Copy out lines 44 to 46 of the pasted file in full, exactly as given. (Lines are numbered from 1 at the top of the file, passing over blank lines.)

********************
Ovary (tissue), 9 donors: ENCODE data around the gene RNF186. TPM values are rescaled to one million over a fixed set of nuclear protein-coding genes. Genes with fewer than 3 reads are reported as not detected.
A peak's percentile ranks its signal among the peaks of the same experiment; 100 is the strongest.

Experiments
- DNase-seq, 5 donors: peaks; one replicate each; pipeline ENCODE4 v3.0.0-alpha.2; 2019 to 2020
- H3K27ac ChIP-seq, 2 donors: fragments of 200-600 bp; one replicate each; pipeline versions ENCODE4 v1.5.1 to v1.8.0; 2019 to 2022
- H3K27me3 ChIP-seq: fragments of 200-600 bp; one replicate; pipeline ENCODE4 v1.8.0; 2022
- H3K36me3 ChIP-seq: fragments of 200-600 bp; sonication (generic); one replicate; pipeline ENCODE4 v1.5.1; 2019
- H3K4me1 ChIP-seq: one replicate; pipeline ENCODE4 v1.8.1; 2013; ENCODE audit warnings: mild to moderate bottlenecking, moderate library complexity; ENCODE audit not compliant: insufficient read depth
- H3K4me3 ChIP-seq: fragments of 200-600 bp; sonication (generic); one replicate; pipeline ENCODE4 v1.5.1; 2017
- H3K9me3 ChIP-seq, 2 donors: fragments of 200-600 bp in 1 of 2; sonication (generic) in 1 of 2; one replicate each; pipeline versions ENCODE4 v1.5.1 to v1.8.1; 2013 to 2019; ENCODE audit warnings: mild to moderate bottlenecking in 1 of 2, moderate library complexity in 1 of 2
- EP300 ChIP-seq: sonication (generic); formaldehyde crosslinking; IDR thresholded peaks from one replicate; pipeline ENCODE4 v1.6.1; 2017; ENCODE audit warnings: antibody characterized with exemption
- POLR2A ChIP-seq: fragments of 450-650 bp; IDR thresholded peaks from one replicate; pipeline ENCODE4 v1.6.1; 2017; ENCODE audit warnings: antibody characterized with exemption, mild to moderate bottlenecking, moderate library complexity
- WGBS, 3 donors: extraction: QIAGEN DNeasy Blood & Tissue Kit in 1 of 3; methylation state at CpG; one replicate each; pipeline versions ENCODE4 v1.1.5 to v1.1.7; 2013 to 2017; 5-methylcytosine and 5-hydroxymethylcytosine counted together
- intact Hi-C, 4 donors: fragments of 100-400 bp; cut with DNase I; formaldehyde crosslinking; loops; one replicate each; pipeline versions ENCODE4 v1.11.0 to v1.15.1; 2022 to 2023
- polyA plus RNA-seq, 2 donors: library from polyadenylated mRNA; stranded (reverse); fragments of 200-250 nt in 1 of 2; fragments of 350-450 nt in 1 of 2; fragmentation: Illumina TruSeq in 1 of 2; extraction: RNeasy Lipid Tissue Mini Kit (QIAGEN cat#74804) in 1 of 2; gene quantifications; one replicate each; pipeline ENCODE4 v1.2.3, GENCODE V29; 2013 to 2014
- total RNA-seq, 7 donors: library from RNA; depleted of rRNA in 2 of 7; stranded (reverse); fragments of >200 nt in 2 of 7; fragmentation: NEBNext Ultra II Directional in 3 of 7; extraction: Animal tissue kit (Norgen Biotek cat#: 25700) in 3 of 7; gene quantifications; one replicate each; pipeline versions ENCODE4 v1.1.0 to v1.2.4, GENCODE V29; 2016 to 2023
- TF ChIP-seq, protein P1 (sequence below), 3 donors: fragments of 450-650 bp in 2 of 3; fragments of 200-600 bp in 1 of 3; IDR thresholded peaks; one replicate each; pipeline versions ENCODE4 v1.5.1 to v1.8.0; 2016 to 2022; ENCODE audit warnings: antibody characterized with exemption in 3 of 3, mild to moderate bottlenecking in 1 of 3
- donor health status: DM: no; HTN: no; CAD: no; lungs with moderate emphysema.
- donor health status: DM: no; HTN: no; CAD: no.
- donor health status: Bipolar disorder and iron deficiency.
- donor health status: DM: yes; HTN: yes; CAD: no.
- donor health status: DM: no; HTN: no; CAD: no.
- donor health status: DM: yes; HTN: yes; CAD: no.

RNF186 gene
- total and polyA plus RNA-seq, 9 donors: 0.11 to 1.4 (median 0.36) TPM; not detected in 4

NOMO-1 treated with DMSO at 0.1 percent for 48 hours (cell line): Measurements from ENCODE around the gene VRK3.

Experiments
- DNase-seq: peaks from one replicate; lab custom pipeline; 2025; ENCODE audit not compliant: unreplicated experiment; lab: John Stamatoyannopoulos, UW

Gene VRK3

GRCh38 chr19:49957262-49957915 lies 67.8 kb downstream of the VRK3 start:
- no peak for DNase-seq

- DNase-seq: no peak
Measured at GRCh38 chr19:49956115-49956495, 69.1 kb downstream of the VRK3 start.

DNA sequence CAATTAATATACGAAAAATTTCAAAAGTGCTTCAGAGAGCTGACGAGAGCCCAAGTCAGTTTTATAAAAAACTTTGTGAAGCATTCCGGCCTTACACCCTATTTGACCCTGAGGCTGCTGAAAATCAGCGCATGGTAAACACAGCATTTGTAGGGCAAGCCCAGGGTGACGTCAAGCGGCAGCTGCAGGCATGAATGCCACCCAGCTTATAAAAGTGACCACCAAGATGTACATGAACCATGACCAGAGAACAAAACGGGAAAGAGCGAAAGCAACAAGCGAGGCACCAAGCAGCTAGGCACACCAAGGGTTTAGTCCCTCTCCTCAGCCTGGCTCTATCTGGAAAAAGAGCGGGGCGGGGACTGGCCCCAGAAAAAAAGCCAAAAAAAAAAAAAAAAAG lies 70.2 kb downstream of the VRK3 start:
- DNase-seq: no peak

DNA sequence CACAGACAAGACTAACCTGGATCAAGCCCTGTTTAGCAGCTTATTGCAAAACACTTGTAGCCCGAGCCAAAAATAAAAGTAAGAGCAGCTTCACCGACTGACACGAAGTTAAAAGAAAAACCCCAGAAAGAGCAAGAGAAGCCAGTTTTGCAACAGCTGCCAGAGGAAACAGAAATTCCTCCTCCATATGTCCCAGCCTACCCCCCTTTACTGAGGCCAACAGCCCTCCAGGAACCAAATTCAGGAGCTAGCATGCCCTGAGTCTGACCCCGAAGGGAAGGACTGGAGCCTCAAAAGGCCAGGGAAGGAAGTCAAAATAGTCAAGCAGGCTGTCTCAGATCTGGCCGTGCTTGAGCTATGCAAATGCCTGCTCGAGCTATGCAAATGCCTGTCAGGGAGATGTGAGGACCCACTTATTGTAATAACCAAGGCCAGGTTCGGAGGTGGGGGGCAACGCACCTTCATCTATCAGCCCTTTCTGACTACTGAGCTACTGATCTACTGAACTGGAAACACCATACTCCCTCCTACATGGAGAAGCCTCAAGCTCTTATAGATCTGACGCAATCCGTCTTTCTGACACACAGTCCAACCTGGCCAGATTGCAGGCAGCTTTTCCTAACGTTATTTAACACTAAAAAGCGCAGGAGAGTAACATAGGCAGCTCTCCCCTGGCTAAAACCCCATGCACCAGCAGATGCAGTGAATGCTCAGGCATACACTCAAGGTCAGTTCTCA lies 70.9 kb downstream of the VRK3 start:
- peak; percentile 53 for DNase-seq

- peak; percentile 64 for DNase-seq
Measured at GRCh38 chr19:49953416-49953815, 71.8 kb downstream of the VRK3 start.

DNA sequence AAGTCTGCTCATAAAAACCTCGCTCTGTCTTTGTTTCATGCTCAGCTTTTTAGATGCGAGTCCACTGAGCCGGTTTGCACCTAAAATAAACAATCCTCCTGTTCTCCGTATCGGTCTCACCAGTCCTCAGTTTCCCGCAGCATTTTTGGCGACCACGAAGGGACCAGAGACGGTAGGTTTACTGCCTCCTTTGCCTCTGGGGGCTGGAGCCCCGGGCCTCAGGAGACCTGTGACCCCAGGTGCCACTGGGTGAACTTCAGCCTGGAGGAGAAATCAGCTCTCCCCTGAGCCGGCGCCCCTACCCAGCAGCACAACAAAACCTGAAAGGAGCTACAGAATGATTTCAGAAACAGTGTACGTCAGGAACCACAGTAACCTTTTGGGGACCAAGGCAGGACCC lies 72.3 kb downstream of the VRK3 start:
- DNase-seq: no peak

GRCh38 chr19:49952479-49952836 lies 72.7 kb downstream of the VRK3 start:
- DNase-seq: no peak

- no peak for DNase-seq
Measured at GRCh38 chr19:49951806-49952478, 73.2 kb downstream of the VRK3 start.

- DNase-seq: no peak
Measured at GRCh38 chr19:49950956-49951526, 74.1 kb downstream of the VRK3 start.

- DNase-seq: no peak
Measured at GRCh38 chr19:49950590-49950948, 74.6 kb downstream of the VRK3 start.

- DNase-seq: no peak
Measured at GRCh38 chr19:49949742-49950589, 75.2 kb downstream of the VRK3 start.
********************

- no peak for DNase-seq
Measured at GRCh38 chr19:49951806-49952478, 73.2 kb downstream of the VRK3 start.

- DNase-seq: no peak